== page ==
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Before we turn to our main news in June, here is a feature that was originally for our March Newsletter. Unfortunately, information about Covid-19 bumped the feature. Fortunately, lots of recent news stories have been encouraging, giving us a very good reason to bring it to you now.

Many countries are opening their borders. Flights are starting, and bookings for our riding tours are available again. Following tours will be on schedule in June; Tour 17, Landmannalaugar starting June 21, Tour 10, Thórsmörk starting June 24, and all our hotel tours such as: Tours 7G/H, 8A/B, Tour  8C, the Best of Eldhestar starting  June 15 and 30 and Tour 8F,  Eldhestar Exclusive starting  June 23.

We have been picking up our horses. They’ve “on vacation” for many months. In getting them ready for riding tours, the first step is to shoe them. The news below is about shoeing and the importance of our farriers’ good and precise work.

Meet Our Main Farrier

The Challenge in Shoeing Horses

Written by Daniel van der Blij.

In July 2001 I got my first lesson on how to shoe a horse. To this day the very first lesson is still my main focus and keyword in farriery:

  • The shoe shall only be the natural extension of the hoof!

During summer months, we at Eldhestar have around 380 horses in the business. Most of them are running in their daily business.  Many of them are long-tour horses and some are training horses for competitions.

One extremely important thing in farriery and shoeing horses is to read the hoof. This means you have to look at the hoof and see what kind of treatment it needs. Every hoof is unique! The wear of the shoe and the hoof itself can give you an ocean of information when it comes to the general wellbeing of the horse.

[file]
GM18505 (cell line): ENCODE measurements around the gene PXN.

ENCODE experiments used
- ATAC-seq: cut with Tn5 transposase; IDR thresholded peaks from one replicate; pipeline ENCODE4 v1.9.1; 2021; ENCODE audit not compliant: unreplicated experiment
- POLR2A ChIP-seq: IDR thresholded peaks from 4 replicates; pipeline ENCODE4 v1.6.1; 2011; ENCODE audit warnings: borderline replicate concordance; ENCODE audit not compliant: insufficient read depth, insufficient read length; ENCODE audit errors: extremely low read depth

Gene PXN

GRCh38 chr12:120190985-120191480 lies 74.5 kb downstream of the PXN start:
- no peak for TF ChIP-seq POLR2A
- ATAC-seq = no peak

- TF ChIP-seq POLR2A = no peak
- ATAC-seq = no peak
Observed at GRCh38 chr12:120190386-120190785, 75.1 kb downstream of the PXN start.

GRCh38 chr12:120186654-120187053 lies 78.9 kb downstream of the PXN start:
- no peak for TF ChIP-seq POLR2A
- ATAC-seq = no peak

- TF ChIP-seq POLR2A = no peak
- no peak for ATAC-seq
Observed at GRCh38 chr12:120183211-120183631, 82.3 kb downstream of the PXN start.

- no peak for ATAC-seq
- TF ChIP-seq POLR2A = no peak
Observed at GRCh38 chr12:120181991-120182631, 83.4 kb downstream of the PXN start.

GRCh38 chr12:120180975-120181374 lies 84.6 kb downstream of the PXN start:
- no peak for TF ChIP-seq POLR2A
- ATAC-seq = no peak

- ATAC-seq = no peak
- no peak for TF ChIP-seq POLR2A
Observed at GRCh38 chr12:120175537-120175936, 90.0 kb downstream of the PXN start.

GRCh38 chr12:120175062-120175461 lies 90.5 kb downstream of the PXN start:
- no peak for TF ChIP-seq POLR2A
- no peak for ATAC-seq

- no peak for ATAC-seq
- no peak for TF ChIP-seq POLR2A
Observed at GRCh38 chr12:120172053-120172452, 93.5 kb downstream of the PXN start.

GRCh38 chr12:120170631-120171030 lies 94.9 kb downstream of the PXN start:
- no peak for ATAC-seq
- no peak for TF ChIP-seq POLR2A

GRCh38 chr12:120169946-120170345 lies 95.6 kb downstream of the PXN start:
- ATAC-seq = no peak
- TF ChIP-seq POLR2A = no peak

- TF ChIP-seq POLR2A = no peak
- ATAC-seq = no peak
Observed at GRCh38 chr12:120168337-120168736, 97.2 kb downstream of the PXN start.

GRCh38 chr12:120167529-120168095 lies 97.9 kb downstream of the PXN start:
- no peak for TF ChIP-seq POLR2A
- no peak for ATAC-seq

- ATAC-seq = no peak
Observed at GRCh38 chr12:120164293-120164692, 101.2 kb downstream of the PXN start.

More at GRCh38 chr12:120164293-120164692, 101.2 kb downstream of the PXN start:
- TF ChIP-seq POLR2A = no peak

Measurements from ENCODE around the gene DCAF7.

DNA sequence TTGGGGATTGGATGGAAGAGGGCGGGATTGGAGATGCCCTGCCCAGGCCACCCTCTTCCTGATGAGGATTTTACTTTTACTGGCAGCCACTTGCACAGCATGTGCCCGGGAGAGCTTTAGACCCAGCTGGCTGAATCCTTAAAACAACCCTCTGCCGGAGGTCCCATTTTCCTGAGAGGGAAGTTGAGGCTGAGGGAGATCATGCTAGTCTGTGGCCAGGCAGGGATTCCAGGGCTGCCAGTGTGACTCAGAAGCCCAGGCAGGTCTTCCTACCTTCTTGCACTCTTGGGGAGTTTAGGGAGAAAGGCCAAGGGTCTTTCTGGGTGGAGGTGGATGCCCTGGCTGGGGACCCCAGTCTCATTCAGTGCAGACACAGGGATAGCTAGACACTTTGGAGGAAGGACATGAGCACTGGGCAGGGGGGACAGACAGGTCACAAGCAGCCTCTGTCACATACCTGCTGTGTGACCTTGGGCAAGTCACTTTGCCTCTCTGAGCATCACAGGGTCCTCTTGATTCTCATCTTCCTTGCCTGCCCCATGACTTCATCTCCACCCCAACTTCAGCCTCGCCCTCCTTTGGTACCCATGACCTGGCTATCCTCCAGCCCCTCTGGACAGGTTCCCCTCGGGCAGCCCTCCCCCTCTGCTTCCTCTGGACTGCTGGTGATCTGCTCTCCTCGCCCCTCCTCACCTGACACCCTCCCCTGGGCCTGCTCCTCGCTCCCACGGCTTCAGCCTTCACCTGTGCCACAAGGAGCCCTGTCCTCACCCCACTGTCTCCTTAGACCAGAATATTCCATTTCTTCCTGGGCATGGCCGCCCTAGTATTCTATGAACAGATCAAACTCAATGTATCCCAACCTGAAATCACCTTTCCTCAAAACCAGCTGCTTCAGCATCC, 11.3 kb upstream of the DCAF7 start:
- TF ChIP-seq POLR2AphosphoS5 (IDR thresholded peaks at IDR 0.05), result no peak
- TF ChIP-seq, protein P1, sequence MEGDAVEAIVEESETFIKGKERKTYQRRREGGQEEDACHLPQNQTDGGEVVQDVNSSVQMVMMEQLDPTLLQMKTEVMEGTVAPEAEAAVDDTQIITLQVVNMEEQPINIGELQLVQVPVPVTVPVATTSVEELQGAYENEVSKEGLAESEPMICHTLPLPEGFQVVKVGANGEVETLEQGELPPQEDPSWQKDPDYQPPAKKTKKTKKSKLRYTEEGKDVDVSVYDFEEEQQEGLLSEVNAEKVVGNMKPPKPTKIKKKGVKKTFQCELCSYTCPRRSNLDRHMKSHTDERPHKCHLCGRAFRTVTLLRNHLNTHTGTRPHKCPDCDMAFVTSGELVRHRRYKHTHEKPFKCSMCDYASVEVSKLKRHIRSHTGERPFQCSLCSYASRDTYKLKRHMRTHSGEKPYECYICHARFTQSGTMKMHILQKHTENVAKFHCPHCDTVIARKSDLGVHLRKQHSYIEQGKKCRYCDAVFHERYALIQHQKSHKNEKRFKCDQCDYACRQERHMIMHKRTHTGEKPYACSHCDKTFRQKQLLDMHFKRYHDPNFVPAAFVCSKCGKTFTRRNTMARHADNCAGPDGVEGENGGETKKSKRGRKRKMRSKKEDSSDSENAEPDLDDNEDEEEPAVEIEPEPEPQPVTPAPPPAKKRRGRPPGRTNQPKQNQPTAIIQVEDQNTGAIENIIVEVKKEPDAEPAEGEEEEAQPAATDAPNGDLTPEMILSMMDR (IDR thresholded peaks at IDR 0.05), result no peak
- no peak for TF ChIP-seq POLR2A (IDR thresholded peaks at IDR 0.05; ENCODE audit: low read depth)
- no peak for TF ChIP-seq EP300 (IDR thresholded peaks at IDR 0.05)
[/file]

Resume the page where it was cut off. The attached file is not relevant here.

Every time the stable responsible brings a horse to me to shoe, I check several things before I even start to pull off the old shoe. I have a system that I worked up during my years in the trade. I check the horse while walking – how the hoof is landing on the ground. How the shoe is worn out, how the hoof has grown, and what shape the hoof has taken since the last shoeing.

After all these steps, I start to pull off the old shoe and begin the trimming.  Trimming is one of the most important parts of the process! After trimming, I start to shape the new shoe. It is extremely important where and how you position the shoe on the hoof! One misaligned shoe can easily disturb or damage a horse for a long time. The accuracy tolerance for nail placement is only about 1 millimetre before you risk damaging inner tissues.

When it comes to the training or competition horses, I sometimes have to help them a little with the shoeing. The shoeing can also be different depending on whether the horse is a 4- or 5-gaiter!

A very few horses at Eldhestar need therapeutic shoeing. The problems include lameness, hoof disease or other hoof-related issues. Our horses are usually very sound, strong and well trained. Every summer we need approximately 5500 horseshoes for the entire season, including all long tours and day tours. 

Very often people ask me’s about which tour is my favourite. It is extremely hard to answer this question since all tours offer great beauty in nature. But to try to answer it – Kjölur or Landmannalaugar are my favourites. These tours balance a lot of riding and days that are not too long, combined with wild untouched nature. Both tours also give you the feeling of being in “the middle of nowhere”.

Short about Daniel:

Daniel was born and raised in Sweden and Belgium. He came to Iceland back in 2001 for a short visit. He ended up staying for the summer and stayed the winter and kept on working fulltime until 2003. This is when Daniel started to shoe horses. He returned to Sweden to attend farrier school. After completing his education in 2005, he ran his own business in north Sweden and returned to Eldhestar over the summers.

For many years, he taught farriers at the farrier schools Wången and Stömsholm.
Daniel was one of the first farriers in Sweden to earn rights to the title “Farrier Approved by the Agricultural Ministry”.

In 2013, the Swedish Farrier Association honoured Daniel by naming him “Farrier of the Year 2012”.

Since 2018, he has lived and worked fulltime in Iceland at Eldhestar.